Rather unsightly, but often praised nostalgically, the so-called ‘Khrushchyovkas’ also serve as a material basis for normality in Central Asia, and for shared experiences and affections across national borders. They were, as David Leupold put it, “less a concrete nightmare of grey monotony or a monument to totalitarianism […] but rather a place for real interactions, intimacy, and also comfort.” Typically, they were arranged into ‘microraions’ (large housing estates) with neighbourhoods in which daily life was to be organised. The ‘Khrushchyovkas’ also integrated Central Asia into the Soviet Union architecturally, and replaced the short-lived, pompous neoclassical architecture typical of the Stalinist period. As a result, in Tashkent today both (old) private houses and “multi-storey living” (Maria Petrova) coexist – or even clash – side by side.

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Building Soviet modernity

Through the neoclassicism of the Stalin period in Tashkent, as well as the reorganisation of Bishkek, Stalinist fantasies of absolute power were expressed architecturally. While Bishkek was laid out like a chessboard, Tashkent was touted to become the showcase capital of Central Asia, as Maria Petrova explained. The centrally planned construction projects, incorporating classically reworked elements of Oriental style, were accompanied by the demolition of the old town, which in the eyes of Soviet leaders symbolised the region’s alleged backwardness and local way of life. With the arrival of refugees during the Second World War this construction phase came to an end, as all resources were being sent to the front while the condition of local housing deteriorated.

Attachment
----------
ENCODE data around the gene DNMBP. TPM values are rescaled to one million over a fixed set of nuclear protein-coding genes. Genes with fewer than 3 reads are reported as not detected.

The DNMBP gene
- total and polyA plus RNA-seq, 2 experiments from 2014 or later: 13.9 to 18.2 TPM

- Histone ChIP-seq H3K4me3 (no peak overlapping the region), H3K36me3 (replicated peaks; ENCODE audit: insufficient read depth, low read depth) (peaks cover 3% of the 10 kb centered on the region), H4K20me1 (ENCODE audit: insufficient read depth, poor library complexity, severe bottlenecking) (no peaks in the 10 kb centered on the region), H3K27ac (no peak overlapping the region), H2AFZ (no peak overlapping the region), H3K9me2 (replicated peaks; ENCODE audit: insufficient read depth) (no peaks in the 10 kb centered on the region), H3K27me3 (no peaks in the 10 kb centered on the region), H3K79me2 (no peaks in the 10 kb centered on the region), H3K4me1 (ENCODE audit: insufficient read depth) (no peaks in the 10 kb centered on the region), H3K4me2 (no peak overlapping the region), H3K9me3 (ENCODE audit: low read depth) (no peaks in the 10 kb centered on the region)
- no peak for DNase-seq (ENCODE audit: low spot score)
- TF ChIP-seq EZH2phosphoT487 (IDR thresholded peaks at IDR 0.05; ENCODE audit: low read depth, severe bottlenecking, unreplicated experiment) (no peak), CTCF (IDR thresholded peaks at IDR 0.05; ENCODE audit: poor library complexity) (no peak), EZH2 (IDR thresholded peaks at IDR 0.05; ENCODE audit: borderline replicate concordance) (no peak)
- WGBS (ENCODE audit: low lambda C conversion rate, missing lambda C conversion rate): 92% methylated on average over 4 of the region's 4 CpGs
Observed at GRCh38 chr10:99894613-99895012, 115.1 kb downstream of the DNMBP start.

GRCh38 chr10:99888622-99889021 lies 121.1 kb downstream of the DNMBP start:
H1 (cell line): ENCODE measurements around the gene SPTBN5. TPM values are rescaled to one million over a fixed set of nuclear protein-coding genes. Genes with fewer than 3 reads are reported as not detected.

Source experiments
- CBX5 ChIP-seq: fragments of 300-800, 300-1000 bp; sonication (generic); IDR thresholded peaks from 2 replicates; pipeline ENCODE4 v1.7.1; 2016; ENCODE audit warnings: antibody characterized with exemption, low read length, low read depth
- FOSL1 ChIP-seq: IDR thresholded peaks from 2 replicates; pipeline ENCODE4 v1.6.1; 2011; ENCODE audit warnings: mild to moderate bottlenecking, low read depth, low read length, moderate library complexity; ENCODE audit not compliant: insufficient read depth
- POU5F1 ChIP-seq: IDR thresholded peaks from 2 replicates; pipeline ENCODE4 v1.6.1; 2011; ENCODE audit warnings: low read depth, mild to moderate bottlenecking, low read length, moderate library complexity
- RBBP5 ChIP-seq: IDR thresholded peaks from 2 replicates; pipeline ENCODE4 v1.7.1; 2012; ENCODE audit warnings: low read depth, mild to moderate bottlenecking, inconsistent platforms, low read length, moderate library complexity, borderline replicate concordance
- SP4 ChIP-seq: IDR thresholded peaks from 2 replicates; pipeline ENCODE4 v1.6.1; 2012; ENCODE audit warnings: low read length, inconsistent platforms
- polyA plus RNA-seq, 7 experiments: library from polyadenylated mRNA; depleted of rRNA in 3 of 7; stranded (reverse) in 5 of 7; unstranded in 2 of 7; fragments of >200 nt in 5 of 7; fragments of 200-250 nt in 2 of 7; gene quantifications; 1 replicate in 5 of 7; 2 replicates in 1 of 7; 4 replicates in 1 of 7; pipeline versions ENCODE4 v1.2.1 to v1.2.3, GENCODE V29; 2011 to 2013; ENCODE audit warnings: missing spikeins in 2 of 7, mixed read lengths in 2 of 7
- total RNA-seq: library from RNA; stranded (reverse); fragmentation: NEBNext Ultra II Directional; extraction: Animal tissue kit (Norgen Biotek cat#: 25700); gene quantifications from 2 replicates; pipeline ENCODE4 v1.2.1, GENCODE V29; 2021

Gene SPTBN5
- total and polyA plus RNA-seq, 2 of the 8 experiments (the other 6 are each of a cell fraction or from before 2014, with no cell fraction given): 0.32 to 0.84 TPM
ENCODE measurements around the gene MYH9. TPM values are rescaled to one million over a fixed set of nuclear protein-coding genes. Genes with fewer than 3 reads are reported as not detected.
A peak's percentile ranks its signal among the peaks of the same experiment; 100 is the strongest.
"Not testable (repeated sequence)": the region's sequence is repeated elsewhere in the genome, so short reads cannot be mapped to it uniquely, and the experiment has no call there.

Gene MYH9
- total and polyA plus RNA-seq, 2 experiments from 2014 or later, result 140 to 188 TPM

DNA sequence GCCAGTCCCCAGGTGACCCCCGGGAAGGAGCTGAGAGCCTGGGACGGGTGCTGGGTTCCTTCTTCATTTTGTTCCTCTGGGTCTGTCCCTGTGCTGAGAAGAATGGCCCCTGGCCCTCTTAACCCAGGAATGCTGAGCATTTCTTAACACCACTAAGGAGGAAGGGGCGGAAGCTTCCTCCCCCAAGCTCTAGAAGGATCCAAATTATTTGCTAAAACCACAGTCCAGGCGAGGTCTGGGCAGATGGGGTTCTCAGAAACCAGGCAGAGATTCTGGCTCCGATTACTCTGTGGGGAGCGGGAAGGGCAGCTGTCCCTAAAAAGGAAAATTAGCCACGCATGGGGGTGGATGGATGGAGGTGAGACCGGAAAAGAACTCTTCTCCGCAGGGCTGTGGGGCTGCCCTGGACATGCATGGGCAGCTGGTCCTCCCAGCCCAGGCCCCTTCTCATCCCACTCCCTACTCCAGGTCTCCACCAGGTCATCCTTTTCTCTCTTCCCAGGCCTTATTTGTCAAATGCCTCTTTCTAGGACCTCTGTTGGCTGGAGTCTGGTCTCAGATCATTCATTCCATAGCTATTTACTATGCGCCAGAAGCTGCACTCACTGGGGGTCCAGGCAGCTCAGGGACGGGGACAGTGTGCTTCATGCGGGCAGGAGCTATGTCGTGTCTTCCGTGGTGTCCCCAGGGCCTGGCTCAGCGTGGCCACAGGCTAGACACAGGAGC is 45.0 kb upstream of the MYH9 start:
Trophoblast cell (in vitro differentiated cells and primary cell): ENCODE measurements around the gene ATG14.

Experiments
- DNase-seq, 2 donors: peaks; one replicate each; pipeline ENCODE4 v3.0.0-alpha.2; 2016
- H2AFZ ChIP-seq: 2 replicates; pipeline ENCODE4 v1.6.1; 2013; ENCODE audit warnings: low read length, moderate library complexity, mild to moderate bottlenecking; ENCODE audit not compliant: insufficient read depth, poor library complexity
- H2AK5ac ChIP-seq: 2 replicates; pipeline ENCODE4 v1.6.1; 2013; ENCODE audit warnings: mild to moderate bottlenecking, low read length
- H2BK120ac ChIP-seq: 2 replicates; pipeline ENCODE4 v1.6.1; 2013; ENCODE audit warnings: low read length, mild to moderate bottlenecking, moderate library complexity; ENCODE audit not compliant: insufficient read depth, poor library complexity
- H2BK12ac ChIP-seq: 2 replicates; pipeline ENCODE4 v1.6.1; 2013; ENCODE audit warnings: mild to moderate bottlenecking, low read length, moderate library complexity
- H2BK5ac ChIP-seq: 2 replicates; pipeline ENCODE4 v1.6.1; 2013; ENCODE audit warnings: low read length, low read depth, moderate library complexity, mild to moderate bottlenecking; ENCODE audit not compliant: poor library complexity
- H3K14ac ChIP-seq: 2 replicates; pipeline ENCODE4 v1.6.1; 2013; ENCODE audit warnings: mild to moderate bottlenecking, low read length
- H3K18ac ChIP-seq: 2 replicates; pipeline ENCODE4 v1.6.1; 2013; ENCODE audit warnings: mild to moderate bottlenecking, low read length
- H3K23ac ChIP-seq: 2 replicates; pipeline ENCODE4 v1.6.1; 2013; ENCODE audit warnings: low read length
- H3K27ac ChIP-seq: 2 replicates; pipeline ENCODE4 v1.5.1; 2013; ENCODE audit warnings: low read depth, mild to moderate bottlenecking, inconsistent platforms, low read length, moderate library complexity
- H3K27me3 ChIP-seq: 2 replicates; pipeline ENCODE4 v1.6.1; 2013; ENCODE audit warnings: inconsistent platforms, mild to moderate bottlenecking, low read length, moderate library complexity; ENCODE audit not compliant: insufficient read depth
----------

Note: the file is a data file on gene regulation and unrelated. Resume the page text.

Alongside Stalinist neoclassicism, Khrushchev’s tower blocks, and the attempts to earthquake-proof Bishkek, Soviet visions of the future – visualised by David Leupold using propaganda comics – reveal Central Asian (capital) cities to be experimental spaces. These spaces allowed for the creation of a Soviet modernity; city planners were able to realise their ideas almost ex nihilo. The traces of these bygone Soviet visions can be found today, side-by-side with current modernist projects – sometimes even on top of one another, turning the city into a palimpsest. At the same time, it is evident that ‘the’ past became and remains a mobilising force: whether through the notion that the past is a void waiting to be filled, or that physical relics of the past need to be destroyed; or through the construction of roads or earthquake defences; or the evocation of the past to express an expectation for new infrastructure.